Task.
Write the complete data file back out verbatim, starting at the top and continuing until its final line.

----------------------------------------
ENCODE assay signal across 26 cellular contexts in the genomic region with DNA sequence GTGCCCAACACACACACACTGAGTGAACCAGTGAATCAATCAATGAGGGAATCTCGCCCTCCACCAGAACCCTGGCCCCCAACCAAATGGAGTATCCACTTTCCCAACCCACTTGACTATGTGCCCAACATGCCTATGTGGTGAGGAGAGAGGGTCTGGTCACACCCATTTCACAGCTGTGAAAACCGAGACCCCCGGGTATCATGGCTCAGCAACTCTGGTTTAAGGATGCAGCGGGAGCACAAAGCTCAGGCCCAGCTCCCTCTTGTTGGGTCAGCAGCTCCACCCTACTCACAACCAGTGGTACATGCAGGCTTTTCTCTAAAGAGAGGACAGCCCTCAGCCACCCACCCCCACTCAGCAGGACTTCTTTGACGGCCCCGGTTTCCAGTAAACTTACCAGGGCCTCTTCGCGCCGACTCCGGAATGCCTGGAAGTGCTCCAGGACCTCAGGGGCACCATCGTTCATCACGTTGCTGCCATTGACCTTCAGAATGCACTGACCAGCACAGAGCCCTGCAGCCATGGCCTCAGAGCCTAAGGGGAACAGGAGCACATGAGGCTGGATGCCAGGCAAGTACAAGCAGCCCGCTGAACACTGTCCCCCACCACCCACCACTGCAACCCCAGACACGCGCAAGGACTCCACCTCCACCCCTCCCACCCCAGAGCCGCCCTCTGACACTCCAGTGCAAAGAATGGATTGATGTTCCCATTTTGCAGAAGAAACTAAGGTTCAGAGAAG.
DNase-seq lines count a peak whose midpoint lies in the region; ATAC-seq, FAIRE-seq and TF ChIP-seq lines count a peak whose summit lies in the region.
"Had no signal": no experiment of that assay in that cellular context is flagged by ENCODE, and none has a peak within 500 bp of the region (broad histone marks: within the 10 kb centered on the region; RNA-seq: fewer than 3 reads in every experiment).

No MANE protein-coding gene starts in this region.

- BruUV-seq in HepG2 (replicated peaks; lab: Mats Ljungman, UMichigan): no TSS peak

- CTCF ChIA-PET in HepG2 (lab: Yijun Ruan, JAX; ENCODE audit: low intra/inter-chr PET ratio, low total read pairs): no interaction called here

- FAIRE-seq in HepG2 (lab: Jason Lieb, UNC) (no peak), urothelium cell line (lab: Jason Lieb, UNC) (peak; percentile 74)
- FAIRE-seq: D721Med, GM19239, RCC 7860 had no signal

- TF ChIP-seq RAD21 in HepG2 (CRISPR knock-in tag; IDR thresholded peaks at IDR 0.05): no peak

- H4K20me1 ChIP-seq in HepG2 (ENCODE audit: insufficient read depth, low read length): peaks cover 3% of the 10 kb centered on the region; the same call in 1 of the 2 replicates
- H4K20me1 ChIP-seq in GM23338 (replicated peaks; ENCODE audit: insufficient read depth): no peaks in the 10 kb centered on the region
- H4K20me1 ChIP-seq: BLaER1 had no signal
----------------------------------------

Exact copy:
ENCODE assay signal across 26 cellular contexts in the genomic region with DNA sequence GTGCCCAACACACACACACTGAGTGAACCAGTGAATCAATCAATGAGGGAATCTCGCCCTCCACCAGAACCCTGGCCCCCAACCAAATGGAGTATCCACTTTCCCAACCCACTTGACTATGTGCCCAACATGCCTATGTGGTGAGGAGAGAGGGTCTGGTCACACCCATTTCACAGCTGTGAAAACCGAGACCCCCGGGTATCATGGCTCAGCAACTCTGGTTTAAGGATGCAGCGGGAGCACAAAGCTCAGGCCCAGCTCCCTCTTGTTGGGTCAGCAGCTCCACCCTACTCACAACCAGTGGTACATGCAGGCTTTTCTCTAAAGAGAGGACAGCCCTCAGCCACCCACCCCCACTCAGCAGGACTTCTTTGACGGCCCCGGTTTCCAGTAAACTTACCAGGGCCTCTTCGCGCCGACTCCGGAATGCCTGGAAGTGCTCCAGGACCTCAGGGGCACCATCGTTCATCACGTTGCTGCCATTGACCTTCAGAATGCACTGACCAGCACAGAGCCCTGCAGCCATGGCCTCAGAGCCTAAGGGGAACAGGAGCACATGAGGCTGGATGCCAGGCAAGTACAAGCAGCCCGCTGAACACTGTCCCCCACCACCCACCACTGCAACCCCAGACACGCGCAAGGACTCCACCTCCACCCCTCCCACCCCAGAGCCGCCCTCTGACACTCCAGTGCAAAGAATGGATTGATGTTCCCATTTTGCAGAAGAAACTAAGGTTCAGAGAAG.
DNase-seq lines count a peak whose midpoint lies in the region; ATAC-seq, FAIRE-seq and TF ChIP-seq lines count a peak whose summit lies in the region.
"Had no signal": no experiment of that assay in that cellular context is flagged by ENCODE, and none has a peak within 500 bp of the region (broad histone marks: within the 10 kb centered on the region; RNA-seq: fewer than 3 reads in every experiment).

No MANE protein-coding gene starts in this region.

- BruUV-seq in HepG2 (replicated peaks; lab: Mats Ljungman, UMichigan): no TSS peak

- CTCF ChIA-PET in HepG2 (lab: Yijun Ruan, JAX; ENCODE audit: low intra/inter-chr PET ratio, low total read pairs): no interaction called here

- FAIRE-seq in HepG2 (lab: Jason Lieb, UNC) (no peak), urothelium cell line (lab: Jason Lieb, UNC) (peak; percentile 74)
- FAIRE-seq: D721Med, GM19239, RCC 7860 had no signal

- TF ChIP-seq RAD21 in HepG2 (CRISPR knock-in tag; IDR thresholded peaks at IDR 0.05): no peak

- H4K20me1 ChIP-seq in HepG2 (ENCODE audit: insufficient read depth, low read length): peaks cover 3% of the 10 kb centered on the region; the same call in 1 of the 2 replicates
- H4K20me1 ChIP-seq in GM23338 (replicated peaks; ENCODE audit: insufficient read depth): no peaks in the 10 kb centered on the region
- H4K20me1 ChIP-seq: BLaER1 had no signal